In any case, this is all a bit of a shaggy dog story. Winkler didn’t write the “but” at all. Bloomberg spokeswoman Judith Czelusniak says the “but” was inserted by a WSJ copy editor and notes that the version that was submitted and ran on Bloomberg’s wire has no buts about it.
Sept. 21 (Bloomberg) — For the first time in its history, the Federal Reserve created $2 trillion of assets and debts during the past year so it could rescue banks from the unparalleled leverage that brought the world’s biggest economy to a collapse unlike anything since the Great Depression.
Taxpayers, to whom the Fed is beholden, have no idea how their money was used to save banks from their own recklessness. As the money is theirs, these involuntary investors have a right to know who received the loans, in what amounts, for which collateral and why the loans were conceived.
A Journal spokesman says Winkler approved the edit. (It’s a different publication with its own style, so there’s no gotcha here).
Czelusniak says the Bloomberg “but” rule isn’t nearly as restrictive as I make it out to be:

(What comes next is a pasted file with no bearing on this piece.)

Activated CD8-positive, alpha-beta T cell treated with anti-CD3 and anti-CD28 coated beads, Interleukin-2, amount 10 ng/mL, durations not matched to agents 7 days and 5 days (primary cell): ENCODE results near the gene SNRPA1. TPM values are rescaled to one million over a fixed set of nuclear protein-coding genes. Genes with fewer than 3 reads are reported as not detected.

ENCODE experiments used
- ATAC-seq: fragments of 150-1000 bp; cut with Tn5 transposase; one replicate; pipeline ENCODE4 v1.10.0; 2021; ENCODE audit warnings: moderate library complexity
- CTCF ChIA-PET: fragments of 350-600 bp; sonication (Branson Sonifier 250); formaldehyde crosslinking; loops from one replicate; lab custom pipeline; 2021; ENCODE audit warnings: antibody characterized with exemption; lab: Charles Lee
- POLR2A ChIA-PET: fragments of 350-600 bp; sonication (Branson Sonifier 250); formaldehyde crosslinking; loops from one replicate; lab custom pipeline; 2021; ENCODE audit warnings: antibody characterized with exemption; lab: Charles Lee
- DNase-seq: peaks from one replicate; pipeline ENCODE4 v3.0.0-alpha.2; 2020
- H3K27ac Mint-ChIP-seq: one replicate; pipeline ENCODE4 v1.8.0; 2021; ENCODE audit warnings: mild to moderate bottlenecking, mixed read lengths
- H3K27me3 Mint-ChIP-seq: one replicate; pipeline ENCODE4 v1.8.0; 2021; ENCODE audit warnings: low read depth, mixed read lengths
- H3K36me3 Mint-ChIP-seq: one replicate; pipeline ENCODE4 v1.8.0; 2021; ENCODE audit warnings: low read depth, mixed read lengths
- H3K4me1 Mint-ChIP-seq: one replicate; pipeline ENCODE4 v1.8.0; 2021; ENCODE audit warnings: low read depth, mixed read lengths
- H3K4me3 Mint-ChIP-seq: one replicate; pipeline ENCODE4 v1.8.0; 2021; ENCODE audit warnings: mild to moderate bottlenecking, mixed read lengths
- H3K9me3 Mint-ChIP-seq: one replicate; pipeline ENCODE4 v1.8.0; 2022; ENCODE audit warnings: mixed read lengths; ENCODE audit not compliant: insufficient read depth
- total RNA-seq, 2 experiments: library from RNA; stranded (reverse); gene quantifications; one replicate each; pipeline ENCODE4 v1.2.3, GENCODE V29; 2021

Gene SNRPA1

You will find the word used in news stories, on our opinion pages, etc., when it’s needed. This is a ridiculous argument…Our style guide makes it clear that writers should choose their words carefully.
And she adds that the rule is intended to keep reporters from equivocating, as they often do, sometimes in the same sentence, as she notes:
Guiding journalists not to say two conflicting things in the same sentence when reporting (THIS, but THAT) is part of the bigger issue of objectivity and accountability, a point worth making.
Indeed, though there’s probably another way to avoid the problem.
Finally, she says the Bloomberg version proves “that BUT wasn’t needed!!!”
Apparently, the WSJ disagrees. Insert “but” pun here, and let the debate begin.